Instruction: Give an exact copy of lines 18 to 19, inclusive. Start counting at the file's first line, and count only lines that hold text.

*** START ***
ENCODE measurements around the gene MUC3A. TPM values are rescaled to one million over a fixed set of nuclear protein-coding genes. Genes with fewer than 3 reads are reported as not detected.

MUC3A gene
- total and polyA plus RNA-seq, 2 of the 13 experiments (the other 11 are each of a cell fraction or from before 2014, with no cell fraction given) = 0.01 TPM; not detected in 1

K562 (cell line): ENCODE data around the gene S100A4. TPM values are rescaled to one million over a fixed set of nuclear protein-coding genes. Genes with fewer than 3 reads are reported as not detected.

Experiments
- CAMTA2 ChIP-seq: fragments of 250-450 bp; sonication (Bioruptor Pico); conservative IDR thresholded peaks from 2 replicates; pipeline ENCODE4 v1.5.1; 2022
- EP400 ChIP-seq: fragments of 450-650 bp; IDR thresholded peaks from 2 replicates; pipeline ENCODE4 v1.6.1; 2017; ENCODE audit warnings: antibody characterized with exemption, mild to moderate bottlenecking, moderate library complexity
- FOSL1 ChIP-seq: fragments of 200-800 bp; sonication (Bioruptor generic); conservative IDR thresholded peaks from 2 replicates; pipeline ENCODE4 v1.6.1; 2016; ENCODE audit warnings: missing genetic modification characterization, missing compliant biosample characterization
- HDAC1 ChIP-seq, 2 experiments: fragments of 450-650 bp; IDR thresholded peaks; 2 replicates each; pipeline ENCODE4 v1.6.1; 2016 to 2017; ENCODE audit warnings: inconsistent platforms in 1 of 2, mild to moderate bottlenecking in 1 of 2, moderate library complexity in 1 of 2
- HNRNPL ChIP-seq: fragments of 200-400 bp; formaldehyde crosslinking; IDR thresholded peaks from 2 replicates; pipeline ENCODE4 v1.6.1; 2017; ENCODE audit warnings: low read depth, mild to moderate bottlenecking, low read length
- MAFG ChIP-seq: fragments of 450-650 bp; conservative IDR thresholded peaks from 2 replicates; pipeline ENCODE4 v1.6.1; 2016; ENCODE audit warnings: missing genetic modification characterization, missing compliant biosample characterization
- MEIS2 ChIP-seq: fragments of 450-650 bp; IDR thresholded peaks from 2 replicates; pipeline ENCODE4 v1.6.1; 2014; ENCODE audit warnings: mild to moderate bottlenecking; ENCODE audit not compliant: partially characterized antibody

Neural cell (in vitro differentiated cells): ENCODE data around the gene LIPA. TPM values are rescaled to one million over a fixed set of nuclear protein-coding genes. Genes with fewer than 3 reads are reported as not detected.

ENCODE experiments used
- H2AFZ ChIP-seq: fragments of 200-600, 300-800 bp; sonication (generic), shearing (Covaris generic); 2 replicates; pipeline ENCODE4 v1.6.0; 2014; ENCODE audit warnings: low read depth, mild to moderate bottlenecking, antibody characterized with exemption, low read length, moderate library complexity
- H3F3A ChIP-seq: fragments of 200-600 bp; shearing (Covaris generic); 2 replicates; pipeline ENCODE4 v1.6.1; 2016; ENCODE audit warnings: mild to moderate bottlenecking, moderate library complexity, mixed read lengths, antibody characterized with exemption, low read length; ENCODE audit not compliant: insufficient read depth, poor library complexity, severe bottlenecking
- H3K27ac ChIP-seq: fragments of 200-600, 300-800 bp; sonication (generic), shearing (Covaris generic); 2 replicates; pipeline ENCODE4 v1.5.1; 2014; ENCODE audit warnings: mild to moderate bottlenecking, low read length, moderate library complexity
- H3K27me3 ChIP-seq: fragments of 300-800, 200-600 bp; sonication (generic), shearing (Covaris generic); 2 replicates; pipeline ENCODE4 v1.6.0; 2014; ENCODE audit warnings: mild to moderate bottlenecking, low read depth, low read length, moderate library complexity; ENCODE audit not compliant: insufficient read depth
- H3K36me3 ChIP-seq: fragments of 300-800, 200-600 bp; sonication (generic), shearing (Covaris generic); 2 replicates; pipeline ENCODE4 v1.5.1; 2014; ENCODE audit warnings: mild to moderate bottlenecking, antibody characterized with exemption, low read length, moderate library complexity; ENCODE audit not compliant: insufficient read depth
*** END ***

- H3K27me3 ChIP-seq: fragments of 300-800, 200-600 bp; sonication (generic), shearing (Covaris generic); 2 replicates; pipeline ENCODE4 v1.6.0; 2014; ENCODE audit warnings: mild to moderate bottlenecking, low read depth, low read length, moderate library complexity; ENCODE audit not compliant: insufficient read depth
- H3K36me3 ChIP-seq: fragments of 300-800, 200-600 bp; sonication (generic), shearing (Covaris generic); 2 replicates; pipeline ENCODE4 v1.5.1; 2014; ENCODE audit warnings: mild to moderate bottlenecking, antibody characterized with exemption, low read length, moderate library complexity; ENCODE audit not compliant: insufficient read depth